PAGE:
Ford Draws First Blood In The Mainstream Electric Truck Wars

Ford has begun full production of the F-150 Lightning, its first all-electric pickup, and the EV that could set the blueprint for what mainstream drivers expect from their zero-emissions trucks. Announced after Tesla's Cybertruck — though hitting production well before Elon Musk's controversial EV — the F-150 Lightning will pull together familiar F-Series features with cutting-edge electrification in the hope of coaxing gas and diesel truck owners into a relatively affordable green alternative.

To do that, Ford has been ruthless in its F-150 Lightning pitch. The truck will start at under $40,000 before tax credits and other EV incentives, borrow heavily from the styling and functionality developed for the regular F-150, and stick closely to the F-Series formula which has made it a best-seller for decades. That's not to say there's no room for innovation, too. Along with driving range, the electric F-150 will also introduce new ways to utilize its sizable battery pack beyond just driving. It'll also help debut Ford's newest driver-assistance technologies, and its latest infotainment platform.

Ford has a huge reservations backlog

It's a promise that has clearly found a receptive audience; reservations for the F-150 Lightning now exceed 200,000 since the register opened midway through 2021, and Ford has been busy converting those to actual orders since the start of the year. While the F-150 has never been lacking in customers, what has stood out is just how varied the audience for this electric version has proved to be: three out of every four reservations, the automaker says, come from a customer new to the Ford brand. Many are new to either trucks or electric vehicles in general.

That success has also proved to be a significant challenge. Far exceeding Ford's initial projections for demand, the company announced earlier this year that it would bump up production for the F-150 Lightning. Now, it aims to build 150,000 of the EVs per year, starting in 2023.

Ford is facing more production facilities and fewer tax incentives

To do that, Ford will invest a further $950 million in the Rouge Electric Vehicle Center, as part of a $1+ billion spend on Lightning alone. Five Ford plants across Michigan — including the Van Dyke Electric Powertrain Center — responsible for the assembly of electric motors and transaxles — will collaborate to produce the new EV fleet. The hope is that, by the time production scales, Ford will also have solved the battery shortage faced by the auto industry as a whole.

Nonetheless, the expectation is that a wait is involved, even for reservation holders. Ford is no longer taking 2022 F-150 Lightning orders, and it'll be 2023 at the earliest before its current backlog is dealt with. By that point, too, the automaker will probably have burned through its current EV tax incentive eligibility, with some customers facing the reality that they'll be unable to apply for the $7,500 credit from the U.S. government. That could pinch on the consumer spec trucks, which start at $52,974 (plus destination) for the F-1509 Lightning XLT.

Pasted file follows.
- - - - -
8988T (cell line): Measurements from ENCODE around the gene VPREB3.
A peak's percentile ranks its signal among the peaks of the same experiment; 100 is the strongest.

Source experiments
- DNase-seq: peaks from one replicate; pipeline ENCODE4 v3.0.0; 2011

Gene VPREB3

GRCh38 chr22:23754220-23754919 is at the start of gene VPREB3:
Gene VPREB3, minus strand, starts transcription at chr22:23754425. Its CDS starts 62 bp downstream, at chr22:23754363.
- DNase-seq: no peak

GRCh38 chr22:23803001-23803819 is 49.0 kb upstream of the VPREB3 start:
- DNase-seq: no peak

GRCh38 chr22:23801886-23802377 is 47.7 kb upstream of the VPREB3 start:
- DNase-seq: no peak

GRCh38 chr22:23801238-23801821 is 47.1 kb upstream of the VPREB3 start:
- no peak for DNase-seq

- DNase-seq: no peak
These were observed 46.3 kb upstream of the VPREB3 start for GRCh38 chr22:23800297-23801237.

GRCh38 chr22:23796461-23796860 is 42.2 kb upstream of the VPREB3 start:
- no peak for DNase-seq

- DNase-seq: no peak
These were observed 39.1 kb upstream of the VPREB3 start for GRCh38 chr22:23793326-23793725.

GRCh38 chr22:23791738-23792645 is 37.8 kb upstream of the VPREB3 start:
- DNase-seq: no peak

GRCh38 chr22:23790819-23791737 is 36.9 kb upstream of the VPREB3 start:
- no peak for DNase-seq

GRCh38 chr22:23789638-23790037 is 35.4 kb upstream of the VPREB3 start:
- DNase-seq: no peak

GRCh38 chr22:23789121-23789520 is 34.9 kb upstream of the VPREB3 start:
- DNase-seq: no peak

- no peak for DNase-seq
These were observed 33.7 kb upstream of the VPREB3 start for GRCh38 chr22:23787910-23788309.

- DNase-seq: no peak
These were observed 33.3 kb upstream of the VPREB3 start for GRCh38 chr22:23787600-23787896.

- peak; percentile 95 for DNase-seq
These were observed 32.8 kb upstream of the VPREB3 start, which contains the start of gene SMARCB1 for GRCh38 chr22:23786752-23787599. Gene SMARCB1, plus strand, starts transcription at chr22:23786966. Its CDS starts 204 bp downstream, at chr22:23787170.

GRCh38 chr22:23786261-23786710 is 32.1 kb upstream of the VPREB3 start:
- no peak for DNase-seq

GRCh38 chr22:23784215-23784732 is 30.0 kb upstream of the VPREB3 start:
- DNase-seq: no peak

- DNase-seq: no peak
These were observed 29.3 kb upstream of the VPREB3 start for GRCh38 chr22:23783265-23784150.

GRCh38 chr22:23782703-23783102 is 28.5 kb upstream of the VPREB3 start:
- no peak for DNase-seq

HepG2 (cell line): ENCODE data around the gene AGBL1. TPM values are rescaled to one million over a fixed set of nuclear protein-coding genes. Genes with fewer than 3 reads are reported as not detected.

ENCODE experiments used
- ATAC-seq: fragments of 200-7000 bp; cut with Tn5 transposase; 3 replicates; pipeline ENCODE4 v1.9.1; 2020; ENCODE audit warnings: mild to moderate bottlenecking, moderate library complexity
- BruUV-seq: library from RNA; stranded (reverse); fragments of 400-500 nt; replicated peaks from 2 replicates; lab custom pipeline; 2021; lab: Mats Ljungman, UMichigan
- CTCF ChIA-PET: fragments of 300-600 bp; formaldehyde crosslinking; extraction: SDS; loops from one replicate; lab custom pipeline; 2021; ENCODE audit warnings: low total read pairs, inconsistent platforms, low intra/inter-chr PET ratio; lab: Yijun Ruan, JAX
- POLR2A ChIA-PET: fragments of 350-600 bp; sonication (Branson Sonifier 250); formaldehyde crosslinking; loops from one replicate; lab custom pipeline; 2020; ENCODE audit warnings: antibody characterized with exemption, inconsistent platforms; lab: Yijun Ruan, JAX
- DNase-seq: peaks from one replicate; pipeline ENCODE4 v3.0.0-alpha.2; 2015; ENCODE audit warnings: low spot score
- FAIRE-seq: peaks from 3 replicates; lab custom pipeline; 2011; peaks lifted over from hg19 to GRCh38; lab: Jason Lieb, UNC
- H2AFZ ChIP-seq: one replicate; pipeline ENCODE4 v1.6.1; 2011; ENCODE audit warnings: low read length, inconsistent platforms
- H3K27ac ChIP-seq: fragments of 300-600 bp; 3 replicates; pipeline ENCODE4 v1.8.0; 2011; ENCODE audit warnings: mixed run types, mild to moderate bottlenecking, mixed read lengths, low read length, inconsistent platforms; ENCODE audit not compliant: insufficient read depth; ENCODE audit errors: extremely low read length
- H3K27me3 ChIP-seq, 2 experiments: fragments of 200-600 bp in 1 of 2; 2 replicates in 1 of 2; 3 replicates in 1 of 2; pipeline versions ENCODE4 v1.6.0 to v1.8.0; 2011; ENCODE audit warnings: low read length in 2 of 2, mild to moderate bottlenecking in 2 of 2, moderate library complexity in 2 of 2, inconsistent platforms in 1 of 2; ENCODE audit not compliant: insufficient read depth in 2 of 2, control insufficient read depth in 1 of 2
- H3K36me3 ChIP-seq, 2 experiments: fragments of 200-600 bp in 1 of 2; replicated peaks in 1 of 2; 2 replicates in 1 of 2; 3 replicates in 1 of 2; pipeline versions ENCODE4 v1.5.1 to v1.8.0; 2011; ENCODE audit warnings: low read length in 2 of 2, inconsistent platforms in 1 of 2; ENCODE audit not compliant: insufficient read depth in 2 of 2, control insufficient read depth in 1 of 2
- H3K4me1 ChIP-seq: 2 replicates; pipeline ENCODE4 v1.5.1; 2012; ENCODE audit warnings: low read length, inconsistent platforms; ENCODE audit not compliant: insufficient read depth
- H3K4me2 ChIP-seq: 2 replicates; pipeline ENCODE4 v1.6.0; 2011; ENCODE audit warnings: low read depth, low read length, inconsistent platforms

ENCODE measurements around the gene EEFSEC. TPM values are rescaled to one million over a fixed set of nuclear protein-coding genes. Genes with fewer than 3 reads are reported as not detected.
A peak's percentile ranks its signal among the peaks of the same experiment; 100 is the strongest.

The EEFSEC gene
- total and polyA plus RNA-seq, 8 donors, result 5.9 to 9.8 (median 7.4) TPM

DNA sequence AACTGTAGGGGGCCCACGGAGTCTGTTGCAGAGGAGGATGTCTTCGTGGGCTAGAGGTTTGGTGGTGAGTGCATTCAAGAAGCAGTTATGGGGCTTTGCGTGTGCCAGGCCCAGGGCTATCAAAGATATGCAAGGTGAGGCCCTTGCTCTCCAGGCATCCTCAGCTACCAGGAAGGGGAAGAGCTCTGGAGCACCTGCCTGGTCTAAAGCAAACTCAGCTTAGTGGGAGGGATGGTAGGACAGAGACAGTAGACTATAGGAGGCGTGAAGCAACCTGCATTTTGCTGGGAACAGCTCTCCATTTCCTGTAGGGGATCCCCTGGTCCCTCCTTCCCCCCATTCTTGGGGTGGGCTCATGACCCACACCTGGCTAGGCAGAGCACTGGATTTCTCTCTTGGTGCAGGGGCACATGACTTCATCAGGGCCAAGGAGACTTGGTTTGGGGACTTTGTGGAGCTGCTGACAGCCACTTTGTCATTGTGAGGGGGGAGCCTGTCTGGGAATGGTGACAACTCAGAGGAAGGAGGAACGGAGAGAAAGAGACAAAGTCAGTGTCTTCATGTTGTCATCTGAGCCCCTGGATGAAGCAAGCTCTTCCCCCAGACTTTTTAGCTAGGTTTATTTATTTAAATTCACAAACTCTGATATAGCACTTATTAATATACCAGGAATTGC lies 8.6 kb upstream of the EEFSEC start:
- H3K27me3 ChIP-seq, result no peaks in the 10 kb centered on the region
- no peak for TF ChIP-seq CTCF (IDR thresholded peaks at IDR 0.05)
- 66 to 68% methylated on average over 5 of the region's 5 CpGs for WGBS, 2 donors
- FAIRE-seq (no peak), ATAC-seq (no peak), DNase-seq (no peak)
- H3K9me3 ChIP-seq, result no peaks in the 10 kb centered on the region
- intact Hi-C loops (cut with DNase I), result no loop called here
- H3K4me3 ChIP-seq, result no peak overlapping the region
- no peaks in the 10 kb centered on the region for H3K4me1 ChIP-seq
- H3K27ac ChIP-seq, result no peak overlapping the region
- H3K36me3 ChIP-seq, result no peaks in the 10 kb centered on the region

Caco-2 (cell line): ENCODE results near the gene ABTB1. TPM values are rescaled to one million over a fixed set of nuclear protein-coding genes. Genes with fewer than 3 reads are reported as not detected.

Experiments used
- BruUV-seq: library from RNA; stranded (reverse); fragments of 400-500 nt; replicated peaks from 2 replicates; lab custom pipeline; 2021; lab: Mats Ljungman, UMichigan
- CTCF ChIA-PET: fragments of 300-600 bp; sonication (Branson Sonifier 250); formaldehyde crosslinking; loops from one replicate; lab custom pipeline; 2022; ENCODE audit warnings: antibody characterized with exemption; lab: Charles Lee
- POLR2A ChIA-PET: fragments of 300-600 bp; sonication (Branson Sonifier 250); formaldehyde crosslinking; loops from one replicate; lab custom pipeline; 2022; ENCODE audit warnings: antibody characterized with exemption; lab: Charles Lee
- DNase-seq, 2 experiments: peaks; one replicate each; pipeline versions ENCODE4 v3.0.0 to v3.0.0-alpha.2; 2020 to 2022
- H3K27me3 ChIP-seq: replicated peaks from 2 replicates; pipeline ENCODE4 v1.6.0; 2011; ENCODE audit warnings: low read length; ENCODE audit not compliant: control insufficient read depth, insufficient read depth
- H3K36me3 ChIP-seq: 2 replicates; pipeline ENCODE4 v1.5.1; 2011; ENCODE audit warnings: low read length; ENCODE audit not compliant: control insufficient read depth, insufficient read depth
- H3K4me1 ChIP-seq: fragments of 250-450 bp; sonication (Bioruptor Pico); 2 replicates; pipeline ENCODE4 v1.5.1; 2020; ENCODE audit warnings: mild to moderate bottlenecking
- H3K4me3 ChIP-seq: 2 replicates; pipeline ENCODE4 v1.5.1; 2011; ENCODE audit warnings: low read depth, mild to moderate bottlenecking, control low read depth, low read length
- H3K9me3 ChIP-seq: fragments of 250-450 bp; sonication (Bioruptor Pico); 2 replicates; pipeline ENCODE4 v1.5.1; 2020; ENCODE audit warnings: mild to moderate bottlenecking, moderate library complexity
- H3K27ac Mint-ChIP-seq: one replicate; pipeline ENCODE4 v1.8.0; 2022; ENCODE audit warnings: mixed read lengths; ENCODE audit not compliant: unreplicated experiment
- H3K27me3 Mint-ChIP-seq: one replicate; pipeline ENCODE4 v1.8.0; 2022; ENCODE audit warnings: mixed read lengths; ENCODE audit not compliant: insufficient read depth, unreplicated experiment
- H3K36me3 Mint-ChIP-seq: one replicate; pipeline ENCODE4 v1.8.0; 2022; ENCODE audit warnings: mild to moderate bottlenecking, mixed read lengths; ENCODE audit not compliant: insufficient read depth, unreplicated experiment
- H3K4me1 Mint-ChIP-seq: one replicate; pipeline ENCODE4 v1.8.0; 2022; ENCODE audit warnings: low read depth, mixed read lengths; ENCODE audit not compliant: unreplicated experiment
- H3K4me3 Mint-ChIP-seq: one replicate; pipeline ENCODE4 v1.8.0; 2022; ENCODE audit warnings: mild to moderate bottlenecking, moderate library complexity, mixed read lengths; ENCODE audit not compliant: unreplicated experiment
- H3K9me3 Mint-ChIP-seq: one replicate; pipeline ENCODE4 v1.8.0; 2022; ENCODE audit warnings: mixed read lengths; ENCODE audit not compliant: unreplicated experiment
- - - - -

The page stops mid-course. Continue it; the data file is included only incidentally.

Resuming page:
Electric trucks aren't new, but they are niche

Ford isn't, of course, the first to launch an all-electric truck. Rivian, for example — of which Ford is a backer — already has its R1T pickup EV on the market. Deliveries of the GMC Hummer EV have recently started, and several startups have announced their own take on the truck segment.

None, though, have the same breadth of audience as the F-150 Lightning does, however. Rivian has delivered a few thousand R1T, and recently risked infuriating preorder customers with an ill-timed price increase. Although it backtracked on that decision, leaving only new customers to face the prospect of a considerably more expensive pickup, Rivian's offering still costs a whole lot more than Ford's truck.

As for the Hummer EV, GMC's first Ultium-powered truck is similarly narrow in its scope. Bearing a six-figure price tag to go with its vast scale and equally-huge power, it's as much a demonstration of General Motors' platform as anything else. As is the case with the R1T, that doesn't make the Hummer EV any less entertaining to drive, but it won't move the electric needle in the same way as the F-150 Lightning might.

Beyond that, several of the ambitious startups have discovered that building an electric truck is more difficult than they might've first expected. Lordstown Motors hoped to build its pickup EV at a former GM facility; now, the Endurance launch has been pushed back. Bollinger Motors was an early arrival to the category, with a classic Land Rover-inspired pickup and SUV; they've been cancelled, however, as the company shifts its focus to commercial vehicles.

Competition in the mainstream

While startups may be struggling, Ford's heavyweight competition have plans of their own. Automakers love to try to steal the thunder of a high-profile launch or announcement, particularly the Big Detroit Three, and sure enough the F-150 Lightning news this week finds headlines made by Chevrolet and Ram waiting for it.